It really helps to explore the boundaries of one's potential artistically when there is a patron in sight. In my case, Joyce Levy has been that benefactor. Formerly a board member of the now defunct Textile Arts Center of Chicago, Joyce's love of art and textiles has given her the pleasure of supporting an unknown like myself with fairly large projects. Projects that I would not have been able to explore without the financial backing. I started quilting in the early 90's and even with limited skills, she commissioned four quilts in memory of her brother Bruce. The quilts were made from Bruce's t-shirts and went to his wife, parents, best friend and Joyce. You can see those quilts and learn more about their story in my former post.
Joyce, a brilliant lawyer, comes from a family of talent and enthusiasm for life. Her mother, recently deceased due to a medical error, was a psychologist and an avid collector of folk art from around the world, including a large collection of Native American silver work. Bruce, a cancer victim, was a mathematician, a minimalist, but gifted with words. The patriarch of the family, Sidney Levy, is recognized around the world for his work in marketing and behavioral management. Sidney is now on my short list of patrons. He commissioned me to make something interesting out of the ties he had worn for the last 40 years. Thus, "Sidney's Ties" came into existence.
"Sidney's Ties", closer views, top and bottom
After Bobette passed away, Sidney went through a purging phase and moved to a smaller place. At 88 years of age, he no longer wears his ties. What to do with them? So many memories tied up into them... Ties worn to work, ties purchased at favorite stores, ties received as gifts, ties that went overseas... These pieces of silk represent a lifetime of woven history, thus weaving them together make an added statement of all the memories that tie us together.
I have not had the honor of meeting Sidney in person, although I have had the pleasure of speaking to him on the phone and via email. I was tickled to find a video of him on the web, an interview posted by "Life in Perpetual Beta":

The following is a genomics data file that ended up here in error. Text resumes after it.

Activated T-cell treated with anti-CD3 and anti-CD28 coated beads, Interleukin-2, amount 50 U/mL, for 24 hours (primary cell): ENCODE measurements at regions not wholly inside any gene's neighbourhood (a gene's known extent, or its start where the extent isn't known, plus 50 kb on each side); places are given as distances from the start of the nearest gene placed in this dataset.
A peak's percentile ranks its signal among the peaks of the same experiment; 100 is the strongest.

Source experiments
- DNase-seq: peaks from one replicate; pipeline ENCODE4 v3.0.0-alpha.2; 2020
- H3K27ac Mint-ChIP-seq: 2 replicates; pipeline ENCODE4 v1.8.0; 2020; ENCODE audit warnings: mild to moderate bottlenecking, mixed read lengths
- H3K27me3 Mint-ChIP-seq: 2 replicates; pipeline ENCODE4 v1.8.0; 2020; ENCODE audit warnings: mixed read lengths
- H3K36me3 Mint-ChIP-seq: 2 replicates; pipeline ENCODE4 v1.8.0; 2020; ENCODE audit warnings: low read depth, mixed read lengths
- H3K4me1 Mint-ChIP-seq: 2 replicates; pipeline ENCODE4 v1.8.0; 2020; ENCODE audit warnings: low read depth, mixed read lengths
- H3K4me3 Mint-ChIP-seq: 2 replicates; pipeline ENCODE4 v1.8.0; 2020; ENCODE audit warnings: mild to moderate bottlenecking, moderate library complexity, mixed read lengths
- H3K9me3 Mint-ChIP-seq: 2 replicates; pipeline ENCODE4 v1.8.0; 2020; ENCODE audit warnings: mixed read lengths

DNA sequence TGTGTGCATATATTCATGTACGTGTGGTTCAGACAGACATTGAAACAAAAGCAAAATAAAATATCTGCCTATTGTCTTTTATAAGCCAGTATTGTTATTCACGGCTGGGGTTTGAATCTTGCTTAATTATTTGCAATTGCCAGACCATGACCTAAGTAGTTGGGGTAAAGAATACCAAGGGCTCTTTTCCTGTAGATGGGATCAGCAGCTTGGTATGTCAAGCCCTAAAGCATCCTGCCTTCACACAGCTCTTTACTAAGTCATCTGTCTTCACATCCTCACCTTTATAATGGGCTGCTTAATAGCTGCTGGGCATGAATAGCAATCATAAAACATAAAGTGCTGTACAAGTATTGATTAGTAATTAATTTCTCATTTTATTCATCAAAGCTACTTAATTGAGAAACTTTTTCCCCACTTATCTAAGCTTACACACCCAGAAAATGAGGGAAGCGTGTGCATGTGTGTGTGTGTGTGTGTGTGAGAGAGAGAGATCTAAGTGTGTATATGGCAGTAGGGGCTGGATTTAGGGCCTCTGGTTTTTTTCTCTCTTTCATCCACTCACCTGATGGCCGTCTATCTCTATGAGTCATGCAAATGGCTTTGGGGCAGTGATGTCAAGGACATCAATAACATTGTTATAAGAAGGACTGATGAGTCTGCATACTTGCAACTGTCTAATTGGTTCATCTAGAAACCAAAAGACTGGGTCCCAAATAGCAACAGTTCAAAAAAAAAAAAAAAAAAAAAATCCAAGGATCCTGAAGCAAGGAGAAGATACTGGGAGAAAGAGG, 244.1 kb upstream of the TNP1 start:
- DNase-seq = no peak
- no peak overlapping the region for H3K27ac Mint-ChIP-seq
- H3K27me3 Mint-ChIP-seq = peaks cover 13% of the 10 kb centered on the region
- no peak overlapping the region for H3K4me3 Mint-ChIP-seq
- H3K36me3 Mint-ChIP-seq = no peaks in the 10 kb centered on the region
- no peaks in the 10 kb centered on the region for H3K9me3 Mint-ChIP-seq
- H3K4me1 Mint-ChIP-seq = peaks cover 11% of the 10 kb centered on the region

Find more videos like this on Life in Perpetual Beta
The project started with a visit from Joyce to visit Sidney in Arizona. They spread the ties out on the bed, over the quilt I had made in Bruce's memory. "Surely something can be made of this!"
My initial mock-up was quite different from the final piece. Some people plan everything out before they dig in. I don't. I work from an intuitive level, changing things as I go. This can be difficult in a commission as the future owner of the piece has to be as free spirited as I am. When I asked Sidney what the budget was, he said, "Go until it is finished." A mandate like that can only come from someone who understands and has experienced the creative process.
I like texture and have been exploring how to make my textiles more dimensional. I had seen a demonstration of rushing at the quilt show and thought that would work for framing the photos. I had to gut the ties to make them pliable enough for gathering. This was also the first time I had worked with fabric transfers. I used the pre-treated fabric sheets that Caryl Bryer Fallert sells at her shop. I stuffed each photo and quilted around the body outlines. These ties were the special ones. Joyce had written little notes attached to them and I wanted to incorporate her words, but ended up not figuring out how to do that in a way that worked for me.
I used buttons, glass Czech beads and fresh water pearls to lighten and highlight the central figures. They glow when they are under a spotlight. You will notice that the piece is not straight. I don't like straight lines. Maybe I can't even do them, but I know that the ethnic textiles that I so love are often uneven, crooked, worn and all of that tells me a story. So, "Sidney's Ties" is also crooked. Life is beautiful, full of wonderful memories, but Sidney and his family have also had their share of grief, of the pain that can make any straight back crooked. So, this tribute to a life well-lived hopefully captures some of the dualism that propels each of us from youth into maturity, from life to death, and from need to abundance. I thank you, Sidney and Joyce, for the great pleasure this project has given me!
See Sidney's bios at the University of Arizona and at NorthWestern University's Kellogg School of Management.